Saturday, July 02, 2016

Chaos Monkeys: physics to Goldman to Y Combinator to Twitter to Facebook

Highly recommended! I blogged about this guy 5 years ago here: From physics to Goldman to Y Combinator. The book is hilarious and pretty accurate, AFAICT. I don't know much about Facebook corporate culture or that particular era of ad monetization, but the finance and startup stuff all rings true.
The reality is, Silicon Valley capitalism is very simple:
Investors are people with more money than time.
Employees are people with more time than money.
Entrepreneurs are the seductive go-between.
Startups are business experiments performed with other people's money.

I was a Berkeley PhD student in physics when the first dot-com bubble grew to bursting and popped around 2001. Between the month-long backpacking trips and the telenovela-esque romances, I switched thesis topic three times, and felt my twenty-something vitality slipping away in academic wankery. Inspired by Michael Lewis’ Liar’s Poker and the prior example of many a failed physicist, I looked for a Wall Street gig as a way out. Very improbably, I landed a job on the trading desk of Goldman Sachs, earning twice what my tenured professor made, pricing and modeling credit derivatives at ground-zero of the credit bubble. I may have owned one pair of lace-up shoes at the time, but I got used to speaking in quantities of hundreds of millions of dollars, and thinking a million was a ‘buck’, i.e., a rounding error for most purposes. I was very far away indeed from Berkeley.

Right around 2008, when Lehman Brothers and Bear Stearns blew up, I knew the financial jig would be up for a while (and possibly forever), unlike most of my colleagues, who seemed to think orgies of rapacious greed lasted forever. The only piece of the US economy that would be spared the apocalypse was clear in my mind: the Bay Area tech of my languid grad school days, and all that VC money that (hopefully) hadn’t touched the mortgage bubble..

Two weeks later, I started as employee number seventy-something at a venture-backed advertising startup so incompetent and vile I’ll save the historical distaste for later. Bookended as it was by experiences at Facebook and Goldman, my time there was instructive in its awfulness and how not to run a company. But there was one piece of upside: I learned how online advertising worked, specifically its ad exchange variants. As a ‘research scientist’ I tortured every piece of data until it confessed, and used it to predict user behavior, value of media purchased, and optimal bids in the largest ad auctions in the world. Dull stuff you might say, but it’s what pays for the Internet, and it would set me light-years ahead of anyone inside Facebook Ads, when the time came.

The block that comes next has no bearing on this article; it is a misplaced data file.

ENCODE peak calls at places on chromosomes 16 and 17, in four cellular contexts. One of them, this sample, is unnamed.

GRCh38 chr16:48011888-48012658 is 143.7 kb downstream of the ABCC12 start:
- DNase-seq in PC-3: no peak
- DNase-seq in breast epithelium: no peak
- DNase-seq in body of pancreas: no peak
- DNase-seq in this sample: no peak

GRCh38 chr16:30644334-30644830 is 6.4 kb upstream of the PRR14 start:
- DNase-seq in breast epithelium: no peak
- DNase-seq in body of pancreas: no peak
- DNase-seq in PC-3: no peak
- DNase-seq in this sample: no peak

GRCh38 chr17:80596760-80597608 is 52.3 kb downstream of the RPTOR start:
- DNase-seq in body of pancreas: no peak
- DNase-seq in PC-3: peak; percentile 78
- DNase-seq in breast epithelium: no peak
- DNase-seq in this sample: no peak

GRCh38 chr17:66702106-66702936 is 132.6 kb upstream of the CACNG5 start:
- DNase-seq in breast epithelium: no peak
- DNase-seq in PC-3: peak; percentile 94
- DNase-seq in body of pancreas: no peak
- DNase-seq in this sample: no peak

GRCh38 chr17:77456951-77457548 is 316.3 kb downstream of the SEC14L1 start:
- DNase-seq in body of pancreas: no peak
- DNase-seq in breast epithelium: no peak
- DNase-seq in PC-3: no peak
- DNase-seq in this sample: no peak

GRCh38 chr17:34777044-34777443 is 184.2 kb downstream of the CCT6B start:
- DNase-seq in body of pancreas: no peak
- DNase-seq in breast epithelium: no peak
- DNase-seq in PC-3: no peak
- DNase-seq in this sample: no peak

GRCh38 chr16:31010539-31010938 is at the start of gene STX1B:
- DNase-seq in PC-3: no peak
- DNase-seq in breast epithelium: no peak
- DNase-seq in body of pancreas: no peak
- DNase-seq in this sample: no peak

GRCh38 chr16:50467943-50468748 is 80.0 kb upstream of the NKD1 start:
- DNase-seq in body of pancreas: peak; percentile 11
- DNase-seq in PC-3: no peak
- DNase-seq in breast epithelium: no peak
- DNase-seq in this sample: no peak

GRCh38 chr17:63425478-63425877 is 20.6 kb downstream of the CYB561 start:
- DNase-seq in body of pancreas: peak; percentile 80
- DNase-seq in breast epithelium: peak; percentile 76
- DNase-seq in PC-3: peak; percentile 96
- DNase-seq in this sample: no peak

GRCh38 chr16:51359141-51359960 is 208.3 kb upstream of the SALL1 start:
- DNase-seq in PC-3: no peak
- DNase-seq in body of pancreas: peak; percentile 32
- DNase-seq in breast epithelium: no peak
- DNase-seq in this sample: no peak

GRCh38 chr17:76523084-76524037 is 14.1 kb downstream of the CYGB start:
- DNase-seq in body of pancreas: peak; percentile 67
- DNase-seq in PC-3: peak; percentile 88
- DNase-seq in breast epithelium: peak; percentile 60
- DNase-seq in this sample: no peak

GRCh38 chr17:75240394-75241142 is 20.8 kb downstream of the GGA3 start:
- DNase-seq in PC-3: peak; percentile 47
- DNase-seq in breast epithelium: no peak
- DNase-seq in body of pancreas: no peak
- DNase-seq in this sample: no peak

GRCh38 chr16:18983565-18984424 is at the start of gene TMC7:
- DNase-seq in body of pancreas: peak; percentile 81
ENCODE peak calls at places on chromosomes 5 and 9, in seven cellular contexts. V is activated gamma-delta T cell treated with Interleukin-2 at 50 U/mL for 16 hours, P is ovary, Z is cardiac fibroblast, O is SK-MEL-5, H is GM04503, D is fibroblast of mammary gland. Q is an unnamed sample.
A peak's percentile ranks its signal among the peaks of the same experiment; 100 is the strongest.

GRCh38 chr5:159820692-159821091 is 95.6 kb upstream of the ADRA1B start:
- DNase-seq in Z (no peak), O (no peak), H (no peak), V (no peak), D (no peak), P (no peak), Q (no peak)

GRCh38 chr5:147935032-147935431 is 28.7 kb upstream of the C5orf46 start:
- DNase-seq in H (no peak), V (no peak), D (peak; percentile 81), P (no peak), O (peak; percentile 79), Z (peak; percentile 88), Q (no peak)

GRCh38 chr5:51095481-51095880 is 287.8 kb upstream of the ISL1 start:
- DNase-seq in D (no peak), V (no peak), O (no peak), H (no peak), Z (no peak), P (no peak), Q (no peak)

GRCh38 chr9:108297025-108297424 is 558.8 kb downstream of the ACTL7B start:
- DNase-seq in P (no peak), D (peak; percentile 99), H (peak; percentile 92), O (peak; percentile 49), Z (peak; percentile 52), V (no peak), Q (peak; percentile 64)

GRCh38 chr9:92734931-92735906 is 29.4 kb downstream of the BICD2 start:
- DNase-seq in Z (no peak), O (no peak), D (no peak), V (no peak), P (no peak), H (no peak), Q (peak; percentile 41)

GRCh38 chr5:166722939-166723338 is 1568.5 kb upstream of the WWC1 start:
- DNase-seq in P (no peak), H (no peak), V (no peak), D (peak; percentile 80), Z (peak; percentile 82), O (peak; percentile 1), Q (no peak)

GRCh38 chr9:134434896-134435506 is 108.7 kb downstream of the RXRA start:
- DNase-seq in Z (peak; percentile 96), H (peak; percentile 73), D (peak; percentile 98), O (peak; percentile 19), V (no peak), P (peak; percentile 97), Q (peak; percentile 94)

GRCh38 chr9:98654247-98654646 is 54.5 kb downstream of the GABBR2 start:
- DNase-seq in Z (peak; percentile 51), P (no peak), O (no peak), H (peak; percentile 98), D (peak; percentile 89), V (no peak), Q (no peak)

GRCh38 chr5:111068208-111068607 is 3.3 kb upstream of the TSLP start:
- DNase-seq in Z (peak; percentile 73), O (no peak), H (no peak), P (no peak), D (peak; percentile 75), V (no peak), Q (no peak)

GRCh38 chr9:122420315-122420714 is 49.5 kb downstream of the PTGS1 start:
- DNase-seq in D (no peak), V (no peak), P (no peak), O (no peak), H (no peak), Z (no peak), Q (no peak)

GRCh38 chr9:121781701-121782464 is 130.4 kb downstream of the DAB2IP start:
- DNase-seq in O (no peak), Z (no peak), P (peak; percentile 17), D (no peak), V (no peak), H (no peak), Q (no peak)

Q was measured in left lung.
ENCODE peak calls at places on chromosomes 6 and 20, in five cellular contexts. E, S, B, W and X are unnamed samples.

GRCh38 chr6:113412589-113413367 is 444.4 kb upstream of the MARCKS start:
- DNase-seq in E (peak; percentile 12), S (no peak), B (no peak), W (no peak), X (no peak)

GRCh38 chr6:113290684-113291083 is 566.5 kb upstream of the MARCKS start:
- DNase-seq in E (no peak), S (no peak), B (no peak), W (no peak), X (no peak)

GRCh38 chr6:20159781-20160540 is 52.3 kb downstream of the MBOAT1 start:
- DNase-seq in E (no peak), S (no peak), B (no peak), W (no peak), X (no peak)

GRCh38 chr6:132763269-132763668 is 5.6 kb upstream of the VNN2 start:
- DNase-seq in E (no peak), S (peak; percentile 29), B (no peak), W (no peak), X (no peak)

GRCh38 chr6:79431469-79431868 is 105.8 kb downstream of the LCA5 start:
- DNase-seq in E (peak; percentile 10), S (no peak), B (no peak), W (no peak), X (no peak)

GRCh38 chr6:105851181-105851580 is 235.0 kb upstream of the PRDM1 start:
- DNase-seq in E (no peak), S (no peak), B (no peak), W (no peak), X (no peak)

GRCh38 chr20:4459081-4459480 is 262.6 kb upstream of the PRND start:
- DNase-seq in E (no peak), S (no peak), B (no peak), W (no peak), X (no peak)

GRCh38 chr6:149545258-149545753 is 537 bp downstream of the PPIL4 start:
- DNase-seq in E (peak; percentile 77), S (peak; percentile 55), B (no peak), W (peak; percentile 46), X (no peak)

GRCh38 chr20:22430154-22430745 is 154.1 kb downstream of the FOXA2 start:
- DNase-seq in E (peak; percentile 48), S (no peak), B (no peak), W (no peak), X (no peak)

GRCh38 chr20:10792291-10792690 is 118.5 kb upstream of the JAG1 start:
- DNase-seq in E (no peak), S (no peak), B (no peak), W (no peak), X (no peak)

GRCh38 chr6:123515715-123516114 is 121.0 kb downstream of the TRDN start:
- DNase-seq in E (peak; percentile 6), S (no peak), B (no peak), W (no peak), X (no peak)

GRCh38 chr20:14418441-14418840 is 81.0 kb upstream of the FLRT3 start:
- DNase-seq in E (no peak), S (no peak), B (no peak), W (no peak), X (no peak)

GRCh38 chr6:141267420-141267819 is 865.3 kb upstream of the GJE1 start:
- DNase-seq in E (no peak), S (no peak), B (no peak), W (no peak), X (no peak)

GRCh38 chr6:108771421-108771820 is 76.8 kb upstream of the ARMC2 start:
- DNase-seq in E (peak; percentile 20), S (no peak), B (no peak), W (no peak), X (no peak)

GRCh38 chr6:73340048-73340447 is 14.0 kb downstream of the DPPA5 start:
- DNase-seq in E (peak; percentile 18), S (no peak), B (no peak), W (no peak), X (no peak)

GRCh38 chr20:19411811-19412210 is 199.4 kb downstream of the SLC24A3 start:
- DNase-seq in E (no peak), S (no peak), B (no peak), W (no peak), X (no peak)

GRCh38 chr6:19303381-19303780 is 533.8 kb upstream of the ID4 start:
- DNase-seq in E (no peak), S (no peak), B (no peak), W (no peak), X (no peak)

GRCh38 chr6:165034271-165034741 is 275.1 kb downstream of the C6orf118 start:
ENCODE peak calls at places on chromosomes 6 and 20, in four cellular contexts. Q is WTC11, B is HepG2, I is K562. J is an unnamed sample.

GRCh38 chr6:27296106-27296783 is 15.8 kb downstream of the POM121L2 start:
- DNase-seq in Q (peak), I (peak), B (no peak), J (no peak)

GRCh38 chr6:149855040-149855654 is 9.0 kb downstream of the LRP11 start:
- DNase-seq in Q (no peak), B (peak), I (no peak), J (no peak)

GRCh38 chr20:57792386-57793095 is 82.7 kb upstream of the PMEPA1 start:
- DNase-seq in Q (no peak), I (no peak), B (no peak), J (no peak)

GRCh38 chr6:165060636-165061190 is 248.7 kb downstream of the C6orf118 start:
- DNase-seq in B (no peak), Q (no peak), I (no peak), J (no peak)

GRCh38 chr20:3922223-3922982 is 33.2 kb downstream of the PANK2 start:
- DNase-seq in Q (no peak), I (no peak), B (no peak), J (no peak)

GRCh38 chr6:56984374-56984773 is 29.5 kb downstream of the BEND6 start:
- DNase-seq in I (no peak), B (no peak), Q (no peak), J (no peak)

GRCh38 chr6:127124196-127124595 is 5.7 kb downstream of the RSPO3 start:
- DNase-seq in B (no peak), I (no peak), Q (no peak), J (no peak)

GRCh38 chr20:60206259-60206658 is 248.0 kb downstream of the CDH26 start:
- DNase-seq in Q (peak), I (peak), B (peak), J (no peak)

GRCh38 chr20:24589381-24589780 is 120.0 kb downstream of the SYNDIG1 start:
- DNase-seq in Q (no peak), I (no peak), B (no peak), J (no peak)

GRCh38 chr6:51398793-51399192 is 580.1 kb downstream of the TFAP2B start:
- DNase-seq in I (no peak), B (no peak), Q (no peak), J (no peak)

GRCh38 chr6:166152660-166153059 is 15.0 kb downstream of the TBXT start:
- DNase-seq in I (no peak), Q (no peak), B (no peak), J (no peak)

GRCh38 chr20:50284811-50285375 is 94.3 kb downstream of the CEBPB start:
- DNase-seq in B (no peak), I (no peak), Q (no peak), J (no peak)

But we’re jumping ahead.

Along with the two best engineers at Shitty Unnamed Company, I applied and was accepted to Y Combinator, the Valley’s leading startup incubator. We pitched some wild, ridiculous idea around local businesses that was doomed from the start, which eventually morphed into a novel tool for managing Google search campaigns for small businesses. The tool was beautiful, innovative, and didn’t make us a dime. More bad news: We got vindictively and frivolously sued by Shitty Company and fought an existential legal battle we narrowly won by being lying, ruthless little shits. We couldn’t raise money. We had co- founder and morale issues. Every ill that plagues early-stage startups visited us in turn, like some admonitory biblical tale about what happens if you fuck with the Israelites. ...

... Every startup entrepreneur faces the immense disadvantage of playing a crooked, complex game for the first time, against a world composed mostly of masters. Arrayed against you is an army of wily, self-interested venture capitalists who know term sheets better than their wife’s ass. Or seductive sales execs who could make pedophilia and genocide enforceable via a legal contract. Or petulant co-founders with hidden agendas and momentarily suppressed grievances. Or ungrateful employees who are exploiting your startup until they can start their own. Or thick-headed journalists with urgent deadlines who just want you for a misleading quote. You get trounced again and again, and the only hope is that you learn something of the game before expiring. This is your principal challenge as a first-time entrepreneur: to learn the game faster than you burn cash and relationships.

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